Step-by-step to Register a Domain
Registering a domain name is pretty simple once you know what you’re doing. To ensure that you know how to register a domain name, I’ve put together a simple step-by-step guide.
- Choose your domain name registrar or web host. If you’re feeling a little stuck as to where to go, you can check ICANN’s list of domain registrars who they deem reputable.
- Check your domain name. Your domain name registrar or hosting service will have a domain search function. This tool will check whether your chosen domain name is available. If your domain name isn’t available, they may suggest some alternative domain names to give you some inspiration.
- Provide your details. When you register a domain name, you will probably be asked for some personal details. This is completely normal and your details will be registered against the WHOIS database. You can select whether your profile is public or private, however, you may have to pay to keep your details private (which I recommend).
- Purchase your domain. When you’re ready to go ahead with your domain name, you’ll need to pay for it. Most domain name registrars or web hosting will allow you to register your domain for a certain amount of time. This is usually 1 year, but some allow 2 years or more. Prices will depend on your TLD and how ‘valuable’ your domain name is considered.
- Link your domain. In order for your website to be visible online, you’ll need to link your domain name to it. Domain name registrars and web hosts will have the tools you need to do this. Most of them will have FAQs if you’re not sure how to proceed.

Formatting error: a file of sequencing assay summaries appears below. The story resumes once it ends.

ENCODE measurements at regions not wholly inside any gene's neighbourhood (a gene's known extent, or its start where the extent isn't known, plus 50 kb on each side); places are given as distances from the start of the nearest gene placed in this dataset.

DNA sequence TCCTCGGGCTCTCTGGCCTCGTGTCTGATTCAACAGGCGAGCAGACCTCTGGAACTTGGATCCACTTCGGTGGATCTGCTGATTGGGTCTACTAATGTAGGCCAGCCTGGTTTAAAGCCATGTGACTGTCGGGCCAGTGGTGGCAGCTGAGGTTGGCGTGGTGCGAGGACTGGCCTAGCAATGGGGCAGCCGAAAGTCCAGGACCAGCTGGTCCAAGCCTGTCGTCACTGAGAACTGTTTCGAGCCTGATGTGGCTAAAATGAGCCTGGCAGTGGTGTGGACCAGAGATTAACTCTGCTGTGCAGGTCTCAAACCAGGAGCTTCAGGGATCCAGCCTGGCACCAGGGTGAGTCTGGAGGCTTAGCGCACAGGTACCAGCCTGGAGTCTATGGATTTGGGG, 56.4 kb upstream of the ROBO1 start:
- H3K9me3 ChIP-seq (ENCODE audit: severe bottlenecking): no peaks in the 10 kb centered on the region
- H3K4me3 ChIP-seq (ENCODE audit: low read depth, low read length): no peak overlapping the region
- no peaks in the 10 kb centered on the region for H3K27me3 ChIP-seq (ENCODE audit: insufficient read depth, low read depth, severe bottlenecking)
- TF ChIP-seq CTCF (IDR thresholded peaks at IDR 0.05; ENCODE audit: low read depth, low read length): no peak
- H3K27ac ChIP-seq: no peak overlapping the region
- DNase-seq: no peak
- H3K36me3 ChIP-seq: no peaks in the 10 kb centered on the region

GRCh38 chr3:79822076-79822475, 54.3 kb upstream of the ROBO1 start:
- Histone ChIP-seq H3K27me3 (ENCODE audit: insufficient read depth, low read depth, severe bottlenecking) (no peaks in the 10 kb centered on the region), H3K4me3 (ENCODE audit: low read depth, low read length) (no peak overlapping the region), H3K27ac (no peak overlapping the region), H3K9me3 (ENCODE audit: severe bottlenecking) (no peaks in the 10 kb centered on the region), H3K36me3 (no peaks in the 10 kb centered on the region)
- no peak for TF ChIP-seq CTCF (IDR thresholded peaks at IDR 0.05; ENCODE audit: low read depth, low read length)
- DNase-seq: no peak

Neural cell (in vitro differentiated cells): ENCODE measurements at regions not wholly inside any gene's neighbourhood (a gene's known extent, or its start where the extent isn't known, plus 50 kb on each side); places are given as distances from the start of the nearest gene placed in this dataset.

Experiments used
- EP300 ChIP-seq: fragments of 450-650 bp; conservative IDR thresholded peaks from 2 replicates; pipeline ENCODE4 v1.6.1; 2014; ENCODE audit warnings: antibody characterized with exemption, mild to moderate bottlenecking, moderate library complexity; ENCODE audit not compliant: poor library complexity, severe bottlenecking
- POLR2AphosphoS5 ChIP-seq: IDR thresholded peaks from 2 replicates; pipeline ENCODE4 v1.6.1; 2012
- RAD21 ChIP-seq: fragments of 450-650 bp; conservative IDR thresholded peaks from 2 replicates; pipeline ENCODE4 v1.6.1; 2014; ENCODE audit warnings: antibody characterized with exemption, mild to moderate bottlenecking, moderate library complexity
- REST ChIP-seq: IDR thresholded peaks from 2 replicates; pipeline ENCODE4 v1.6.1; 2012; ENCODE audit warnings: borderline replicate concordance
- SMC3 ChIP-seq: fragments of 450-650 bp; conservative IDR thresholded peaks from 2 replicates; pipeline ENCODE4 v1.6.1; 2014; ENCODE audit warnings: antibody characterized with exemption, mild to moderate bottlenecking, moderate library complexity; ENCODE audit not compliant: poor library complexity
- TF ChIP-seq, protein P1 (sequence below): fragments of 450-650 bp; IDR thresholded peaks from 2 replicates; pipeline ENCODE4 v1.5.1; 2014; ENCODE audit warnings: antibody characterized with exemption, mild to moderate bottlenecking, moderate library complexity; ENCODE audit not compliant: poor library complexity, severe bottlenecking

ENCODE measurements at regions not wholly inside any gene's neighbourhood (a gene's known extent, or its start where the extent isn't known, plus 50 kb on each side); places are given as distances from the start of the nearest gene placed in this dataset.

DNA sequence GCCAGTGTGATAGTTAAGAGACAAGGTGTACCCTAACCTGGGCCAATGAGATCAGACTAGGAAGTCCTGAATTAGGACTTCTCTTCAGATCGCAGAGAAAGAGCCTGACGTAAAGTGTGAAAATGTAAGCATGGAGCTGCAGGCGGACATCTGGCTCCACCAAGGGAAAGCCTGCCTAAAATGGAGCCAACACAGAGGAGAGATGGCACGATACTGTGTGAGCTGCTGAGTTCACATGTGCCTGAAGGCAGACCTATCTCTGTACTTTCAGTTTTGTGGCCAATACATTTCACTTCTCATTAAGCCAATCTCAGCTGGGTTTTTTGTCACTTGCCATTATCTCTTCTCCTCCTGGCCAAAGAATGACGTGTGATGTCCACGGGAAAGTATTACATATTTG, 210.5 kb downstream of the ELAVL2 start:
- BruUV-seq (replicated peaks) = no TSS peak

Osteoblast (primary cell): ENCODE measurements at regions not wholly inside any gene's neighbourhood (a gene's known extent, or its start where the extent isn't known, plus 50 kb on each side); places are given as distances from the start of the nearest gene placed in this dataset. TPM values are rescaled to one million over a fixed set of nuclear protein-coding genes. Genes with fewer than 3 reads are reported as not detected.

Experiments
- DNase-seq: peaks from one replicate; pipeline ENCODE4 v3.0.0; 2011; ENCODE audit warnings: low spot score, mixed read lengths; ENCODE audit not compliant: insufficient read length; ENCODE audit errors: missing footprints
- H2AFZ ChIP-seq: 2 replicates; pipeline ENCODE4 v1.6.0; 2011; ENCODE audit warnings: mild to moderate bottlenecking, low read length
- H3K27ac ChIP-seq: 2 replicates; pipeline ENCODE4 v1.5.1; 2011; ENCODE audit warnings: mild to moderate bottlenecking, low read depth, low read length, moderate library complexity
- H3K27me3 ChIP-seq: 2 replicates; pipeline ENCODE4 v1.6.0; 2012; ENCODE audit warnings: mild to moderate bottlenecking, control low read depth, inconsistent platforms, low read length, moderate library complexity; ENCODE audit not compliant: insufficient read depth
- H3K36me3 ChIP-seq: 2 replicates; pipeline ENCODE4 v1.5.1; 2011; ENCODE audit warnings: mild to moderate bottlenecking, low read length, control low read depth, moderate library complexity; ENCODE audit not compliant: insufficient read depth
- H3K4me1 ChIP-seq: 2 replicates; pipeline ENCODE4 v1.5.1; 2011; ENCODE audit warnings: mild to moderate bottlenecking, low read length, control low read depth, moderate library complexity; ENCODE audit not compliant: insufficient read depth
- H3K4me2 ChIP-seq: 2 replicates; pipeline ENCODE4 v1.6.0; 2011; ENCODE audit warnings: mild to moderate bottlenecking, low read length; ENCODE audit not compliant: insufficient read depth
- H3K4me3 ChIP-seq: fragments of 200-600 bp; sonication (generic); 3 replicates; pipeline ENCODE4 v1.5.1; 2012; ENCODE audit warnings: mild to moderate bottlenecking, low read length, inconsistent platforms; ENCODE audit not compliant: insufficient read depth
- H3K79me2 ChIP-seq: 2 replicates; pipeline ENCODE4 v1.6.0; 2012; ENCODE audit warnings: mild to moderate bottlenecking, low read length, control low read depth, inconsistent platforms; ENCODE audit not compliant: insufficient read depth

Why it’s useful to have a Registered Domain
Apart from the obvious, there are several advantages to having a registered domain name. In some cases, you won’t have to register a domain name for your website to be accessible on the internet. Some companies like website builders will offer sub-domains as part of their free packages. For example, Wix has a free plan where you create and host a website for free. They will provide you with a sub-domain that looks something like www.mywebsite.wix.com.
- Looks professional. Having a registered domain name (as oposed to a sub-domain) looks professional and adds credibility to your site. Sub-domains are known to be offered for free and therefore don’t look very credible.